Stanford economist Paul Romer once said, “A crisis is a terrible thing to waste” – a quote that resonates with me. I often use it as an opening remark in consultations with prospective clients. In times of crisis, the fear of failure dulls clarity. Man fears failure more than death itself. Do not be conned: Crisis can be a beautiful phenomenon that presents absolute opportunities.
In 2008 the new Companies Act was proclaimed, and with that, a new insolvency regime was born – business rescue. Companies in financial distress have an opportunity: a technology wherein ingenious thinking can avert insolvency. But for reasons unknown to the author, this opportunity remains misunderstood and underutilised.
Before Chapter 6, companies’ options in financial distress were limited: the business files or is placed into liquidation, secured creditors receive payment, and the estate’s balance is thrown as a bone to the liquidator and their band of pals. [This fraternity of hyenas, ‘het geen skaam’]. The period during which an estate is liquidated can be categorised as monstrous – liquidators steal from the poor, with low-ball moral fibre. They manufacture ways to enrich themselves while lopping off a piece at a time of our society’s integrity. And if you want to report malpractice, you must knock on the door of the Master of the High Court, an office that governs with impunity.
Liquidation is a stinky business.
In the 1970s, some 14 000 kilometres from our shores, a few economists designed a pro-debtor recovery regime that pathed the way for the modernisation of bankruptcy legislation globally. It is commonly known as Chapter 11 under the Bankruptcy Act of 1978 in the United States. In short, it protects a company from its creditors while giving it a chance to reorganise in hopes of a return to profitability. It was designed on the back of the formation of UNCITRAL (United Nations Commission on International Trade Law) in 1966, aiming to overcome disparities relating to cross-border trade legislation.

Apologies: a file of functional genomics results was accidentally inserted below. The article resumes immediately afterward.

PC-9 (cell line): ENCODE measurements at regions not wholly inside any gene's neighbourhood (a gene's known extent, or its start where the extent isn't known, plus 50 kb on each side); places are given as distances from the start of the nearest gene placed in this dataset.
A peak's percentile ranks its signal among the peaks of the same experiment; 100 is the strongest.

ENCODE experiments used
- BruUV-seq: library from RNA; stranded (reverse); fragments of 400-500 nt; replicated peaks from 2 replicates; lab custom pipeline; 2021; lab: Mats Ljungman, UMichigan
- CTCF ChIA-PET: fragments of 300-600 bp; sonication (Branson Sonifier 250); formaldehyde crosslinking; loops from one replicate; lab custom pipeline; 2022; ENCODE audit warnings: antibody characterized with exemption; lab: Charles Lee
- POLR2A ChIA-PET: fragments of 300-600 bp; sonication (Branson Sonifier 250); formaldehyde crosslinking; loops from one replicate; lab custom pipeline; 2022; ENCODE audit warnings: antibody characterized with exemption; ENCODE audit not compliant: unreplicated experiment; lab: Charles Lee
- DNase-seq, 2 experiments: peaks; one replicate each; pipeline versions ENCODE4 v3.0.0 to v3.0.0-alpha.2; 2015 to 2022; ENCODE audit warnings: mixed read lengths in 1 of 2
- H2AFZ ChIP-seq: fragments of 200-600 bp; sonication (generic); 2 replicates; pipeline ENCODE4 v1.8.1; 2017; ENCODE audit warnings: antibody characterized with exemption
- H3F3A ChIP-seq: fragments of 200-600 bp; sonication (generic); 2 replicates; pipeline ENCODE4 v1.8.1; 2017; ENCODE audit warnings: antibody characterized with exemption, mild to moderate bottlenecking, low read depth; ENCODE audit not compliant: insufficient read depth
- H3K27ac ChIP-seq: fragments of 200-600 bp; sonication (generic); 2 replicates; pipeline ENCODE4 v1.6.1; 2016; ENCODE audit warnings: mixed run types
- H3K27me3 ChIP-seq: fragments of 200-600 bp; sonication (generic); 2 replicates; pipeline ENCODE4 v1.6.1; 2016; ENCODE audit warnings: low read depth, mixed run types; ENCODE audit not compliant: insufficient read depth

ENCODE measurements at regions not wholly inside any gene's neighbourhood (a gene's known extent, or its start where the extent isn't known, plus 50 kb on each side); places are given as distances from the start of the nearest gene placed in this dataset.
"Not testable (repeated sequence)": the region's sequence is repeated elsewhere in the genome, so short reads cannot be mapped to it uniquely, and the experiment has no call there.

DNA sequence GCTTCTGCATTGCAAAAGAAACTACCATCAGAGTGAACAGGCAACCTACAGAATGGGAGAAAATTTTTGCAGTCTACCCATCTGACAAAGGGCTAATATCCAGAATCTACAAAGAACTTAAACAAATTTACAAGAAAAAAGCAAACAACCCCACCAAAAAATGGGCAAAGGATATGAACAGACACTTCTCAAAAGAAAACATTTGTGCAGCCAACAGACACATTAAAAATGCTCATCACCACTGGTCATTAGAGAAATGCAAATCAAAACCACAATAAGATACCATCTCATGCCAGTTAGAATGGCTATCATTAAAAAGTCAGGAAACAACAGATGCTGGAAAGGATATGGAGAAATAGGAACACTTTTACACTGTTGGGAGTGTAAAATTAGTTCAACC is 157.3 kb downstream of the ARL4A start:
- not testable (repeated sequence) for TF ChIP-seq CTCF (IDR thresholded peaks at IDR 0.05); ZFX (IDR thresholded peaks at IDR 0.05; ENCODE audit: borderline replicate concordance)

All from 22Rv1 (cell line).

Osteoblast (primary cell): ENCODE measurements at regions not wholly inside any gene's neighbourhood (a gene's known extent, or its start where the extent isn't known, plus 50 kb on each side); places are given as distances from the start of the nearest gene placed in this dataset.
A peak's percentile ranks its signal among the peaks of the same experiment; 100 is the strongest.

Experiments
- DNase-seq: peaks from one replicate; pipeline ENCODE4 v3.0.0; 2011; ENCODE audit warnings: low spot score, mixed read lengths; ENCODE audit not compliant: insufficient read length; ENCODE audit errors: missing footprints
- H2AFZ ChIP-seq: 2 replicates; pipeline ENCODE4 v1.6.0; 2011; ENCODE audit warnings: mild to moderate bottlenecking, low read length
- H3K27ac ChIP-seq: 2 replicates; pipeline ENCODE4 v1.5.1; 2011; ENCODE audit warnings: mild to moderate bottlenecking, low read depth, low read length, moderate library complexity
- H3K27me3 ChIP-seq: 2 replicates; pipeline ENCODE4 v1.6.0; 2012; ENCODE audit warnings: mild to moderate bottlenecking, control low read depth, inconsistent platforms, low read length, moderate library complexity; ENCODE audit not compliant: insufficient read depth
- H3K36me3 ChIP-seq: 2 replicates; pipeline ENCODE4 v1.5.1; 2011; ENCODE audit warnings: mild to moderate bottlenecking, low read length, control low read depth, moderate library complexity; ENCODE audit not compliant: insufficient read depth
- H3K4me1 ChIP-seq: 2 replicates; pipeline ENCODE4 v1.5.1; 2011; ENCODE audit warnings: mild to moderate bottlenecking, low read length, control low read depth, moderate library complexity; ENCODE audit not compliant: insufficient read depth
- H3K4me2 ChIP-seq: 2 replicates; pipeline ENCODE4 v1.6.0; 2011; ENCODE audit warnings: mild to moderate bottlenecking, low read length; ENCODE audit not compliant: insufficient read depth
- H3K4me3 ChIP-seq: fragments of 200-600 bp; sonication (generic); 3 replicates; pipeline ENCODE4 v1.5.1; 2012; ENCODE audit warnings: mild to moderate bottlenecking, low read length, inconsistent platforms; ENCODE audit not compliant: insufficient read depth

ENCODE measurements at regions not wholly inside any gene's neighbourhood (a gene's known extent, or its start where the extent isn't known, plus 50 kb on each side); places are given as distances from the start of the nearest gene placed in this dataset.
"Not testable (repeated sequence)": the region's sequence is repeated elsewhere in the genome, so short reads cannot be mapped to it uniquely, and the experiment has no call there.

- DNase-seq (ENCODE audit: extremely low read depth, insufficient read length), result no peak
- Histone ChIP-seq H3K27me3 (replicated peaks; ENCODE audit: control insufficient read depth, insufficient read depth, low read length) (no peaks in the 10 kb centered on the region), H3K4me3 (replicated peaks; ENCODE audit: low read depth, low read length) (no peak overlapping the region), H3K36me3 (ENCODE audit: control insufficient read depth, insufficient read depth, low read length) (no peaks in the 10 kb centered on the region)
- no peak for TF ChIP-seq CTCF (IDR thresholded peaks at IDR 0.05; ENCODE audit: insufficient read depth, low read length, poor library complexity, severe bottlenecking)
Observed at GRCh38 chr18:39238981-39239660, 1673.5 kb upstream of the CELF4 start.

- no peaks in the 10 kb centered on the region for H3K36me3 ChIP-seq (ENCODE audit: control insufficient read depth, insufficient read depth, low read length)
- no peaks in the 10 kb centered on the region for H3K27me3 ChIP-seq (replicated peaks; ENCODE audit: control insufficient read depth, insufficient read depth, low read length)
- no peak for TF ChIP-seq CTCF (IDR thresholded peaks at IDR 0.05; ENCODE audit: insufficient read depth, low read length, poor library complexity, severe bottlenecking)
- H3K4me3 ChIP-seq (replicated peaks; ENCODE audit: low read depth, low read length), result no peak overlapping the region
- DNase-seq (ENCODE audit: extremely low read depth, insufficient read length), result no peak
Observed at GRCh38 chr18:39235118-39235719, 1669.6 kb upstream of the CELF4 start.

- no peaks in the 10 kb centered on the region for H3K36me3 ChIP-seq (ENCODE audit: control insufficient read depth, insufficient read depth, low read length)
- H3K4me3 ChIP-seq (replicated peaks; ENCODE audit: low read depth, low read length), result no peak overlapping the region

Some 38 years later, UNCITRAL released its model law for countries to adopt a modernised insolvency regime. Under this model law, the following eight principles set the tone for a robust insolvency regime:
- The provision of certainty in the market to promote economic stability and growth.
- The maximisation of the value of assets.
- Striking a balance between liquidation and reorganisation.
- Ensuring equitable treatment of similarly-situated creditors.
- Provision for timely, efficient, and impartial resolution of insolvency and rescue procedures.
- The preservation of the insolvent estate to allow equitable distribution to creditors.
- Ensuring a transparent and predictable insolvency law that contains incentives for the gathering and dispensing of pertinent information.
- The recognition of existing creditor rights and establishing of clear rules for the ranking of priority claims.
Based on these principles, Chapter 6 – Business Rescue was designed and eventually proclaimed in South Africa in 2008. It is in direct contrast to our current archaic insolvency legislation.
What it means: instead of giving in to the crisis, a business can disprove its adversity, by restructuring its affairs to restore the company as a going concern or providing a better return to affected persons than what would typically have occurred in a liquidation scenario.
Suppose you are facing a situation where you understand that it would become unlikely for your business to service its financial obligations within the ensuing six months. My advice is to seek guidance sooner rather than later.
Mistimed filing of business rescue is directly linked to the rate of failure.
There is an abundance of options besides liquidation. Utilising these options is paramount to success.
Despite popular belief, business rescue is a branch of finance. And like finance, it is a technology that can be used as a force for good or evil. Unlike its nemesis, liquidation, it is an opportunity to be a force for good.
Seize your crisis, do not waste it.